A 1000 ml four neck flask was fitted with a mechanical stirrer, a pH probe, aqueous caustic inlet tube and a Claisen adaptor to which was attached a dry ice condenser and a gas inlet tube. To the flask was added 280 ml water, 340 ml methylene chloride, 1.4 ml triethyl amine (0.01 mole) and 57 g (0.25 mole) bisphenol-A. With stirring the pH was raised to 8.5 by addition of 25% aqueous sodium hydroxide, then 3.23 gms (0.00925 mole, 3.7 mole %) of the 2-(diphenylaminoformyl)benzoic acid was added, then phosgene was introduced into the flask at 0.5 g/min. for 60 minutes (0.3 mole) with pH maintained at 8.5 to 9.5. The resin layer was separated from the brine layer, then washed twice with 3 wt. % aqueous HCl, then twice with distilled water. The resin was then precipitated into 1500 ml of methanol in a Waring blender, then washed with 500 ml more methanol.

C. The procedure of Example 1B was repeated except that 3.3 mole % of the 2-(diphenylaminoformyl)benzoic acid was employed.

Below are the data:

______________________________________   MOLE %     INTRINSIC VISCOSITYSAMPLE  END-CAP    25° C. in Me.sub.2 Cl.sub.2                               Tg °C.______________________________________1B      3.7        0.407            151.6° C.1C      3.3        0.485            155° C.______________________________________

For comparison purposes the procedure of Example 1B and 1C was repeated except that phenol was used as the end-capping agent. At an I.V. of 0.491, a Tg of 150.3° C. was achieved.

Claims (8)

What is claimed is:
1. A composition comprising an end-capped aromatic carbonate polymer wherein the end-cap is of the structure ##STR7## wherein R is ##STR8## wherein R1 and R2 are the same or different and are alkyl of one to six carbon atoms, inclusive; cycloalkyl of four to seven carbon atoms, inclusive; phenyl; one to three alkyl substituted phenyl each alkyl having one to three carbon atoms, inclusive; or R1 and R2 taken together with the nitrogen to which they are attached form a ring of four to six carbon atoms; and wherein R3 is alkyl of one to ten carbon atoms, inclusive; or cycloalkyl of four to eight carbon atoms, inclusive.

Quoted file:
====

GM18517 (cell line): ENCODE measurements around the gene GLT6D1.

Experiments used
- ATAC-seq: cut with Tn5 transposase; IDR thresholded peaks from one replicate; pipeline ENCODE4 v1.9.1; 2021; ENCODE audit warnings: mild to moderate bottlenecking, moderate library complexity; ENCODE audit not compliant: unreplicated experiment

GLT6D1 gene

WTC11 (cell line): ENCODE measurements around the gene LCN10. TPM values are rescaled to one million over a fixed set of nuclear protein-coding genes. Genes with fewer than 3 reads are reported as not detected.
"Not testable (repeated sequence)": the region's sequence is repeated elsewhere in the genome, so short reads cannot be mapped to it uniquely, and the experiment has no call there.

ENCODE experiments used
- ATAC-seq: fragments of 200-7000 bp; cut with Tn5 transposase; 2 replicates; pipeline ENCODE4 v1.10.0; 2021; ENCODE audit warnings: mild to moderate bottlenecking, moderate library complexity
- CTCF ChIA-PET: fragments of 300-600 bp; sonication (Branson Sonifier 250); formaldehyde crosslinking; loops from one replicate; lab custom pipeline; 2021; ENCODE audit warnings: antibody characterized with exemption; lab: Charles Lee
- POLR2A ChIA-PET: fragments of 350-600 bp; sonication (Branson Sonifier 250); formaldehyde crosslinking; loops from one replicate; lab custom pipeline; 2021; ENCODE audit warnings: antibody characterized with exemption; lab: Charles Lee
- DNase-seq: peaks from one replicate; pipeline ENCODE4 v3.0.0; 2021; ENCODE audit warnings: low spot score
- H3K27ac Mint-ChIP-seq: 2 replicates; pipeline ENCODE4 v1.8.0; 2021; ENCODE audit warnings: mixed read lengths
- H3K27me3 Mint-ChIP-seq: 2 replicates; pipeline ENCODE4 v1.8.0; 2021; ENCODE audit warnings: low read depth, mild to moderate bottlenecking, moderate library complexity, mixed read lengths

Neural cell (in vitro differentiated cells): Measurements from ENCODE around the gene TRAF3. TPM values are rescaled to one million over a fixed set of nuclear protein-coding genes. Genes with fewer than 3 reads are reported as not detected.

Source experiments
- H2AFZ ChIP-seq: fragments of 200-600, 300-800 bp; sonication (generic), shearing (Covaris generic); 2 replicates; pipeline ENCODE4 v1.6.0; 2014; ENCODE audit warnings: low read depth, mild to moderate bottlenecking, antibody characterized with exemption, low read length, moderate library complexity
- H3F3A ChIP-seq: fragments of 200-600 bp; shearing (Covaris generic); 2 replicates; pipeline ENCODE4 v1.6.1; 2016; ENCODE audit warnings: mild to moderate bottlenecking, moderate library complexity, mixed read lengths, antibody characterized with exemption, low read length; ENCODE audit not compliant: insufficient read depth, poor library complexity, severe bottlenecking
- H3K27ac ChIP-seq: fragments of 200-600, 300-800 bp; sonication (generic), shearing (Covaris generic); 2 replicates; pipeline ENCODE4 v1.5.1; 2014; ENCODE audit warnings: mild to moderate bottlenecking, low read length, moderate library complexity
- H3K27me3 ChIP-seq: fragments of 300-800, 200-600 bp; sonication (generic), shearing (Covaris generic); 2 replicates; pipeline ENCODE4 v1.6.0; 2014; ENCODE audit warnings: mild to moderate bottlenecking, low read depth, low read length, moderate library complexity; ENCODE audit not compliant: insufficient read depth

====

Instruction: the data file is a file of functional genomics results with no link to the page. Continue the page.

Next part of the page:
2. The composition in accordance with claim 1 wherein ##STR9##
3. The composition in accordance with claim 1 wherein R is ##STR10##
4. The composition in accordance with claim 3 wherein R1 and R2 are phenyl.
5. The composition in accordance with claim 3 wherein R1 is phenyl.
6. The composition in accordance with claim 3 wherein R1 is branched alkyl of three to six carbon atoms, inclusive.
7. The composition in accordance with claim 3 wherein R1 is cycloalkyl of four to seven carbon atoms, inclusive.
8. The composition in accordance with claim 2 wherein R3 is branched alkyl of four to ten carbon atoms, inclusive, or cycloalkyl of four to eight carbon atoms, inclusive.
US06661789 1984-10-17 1984-10-17 Composition Expired - Fee Related US4556704A (en)

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US06661789 US4556704A (en) 1984-10-17 1984-10-17 Composition
EP19850112941 EP0178609A3 (en) 1984-10-17 1985-10-11 End-capped polycarbonates
JP23008885A JPS61118419A (en) 1984-10-17 1985-10-17 Composition

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Cited By (4)

* Cited by examiner, † Cited by third party
Publication number Priority date Publication date Assignee Title
US4814395A (en) * 1987-12-14 1989-03-21 General Electric Company Ester terminated polycarbonates
US4853458A (en) * 1987-10-19 1989-08-01 General Electric Company Carboxy-functionalized polycarbonate from carboxyphenol
US4864011A (en) * 1986-09-18 1989-09-05 General Electric Company Method of preparing an aromatic polycarbonate with phenolic chloroformate chain stopper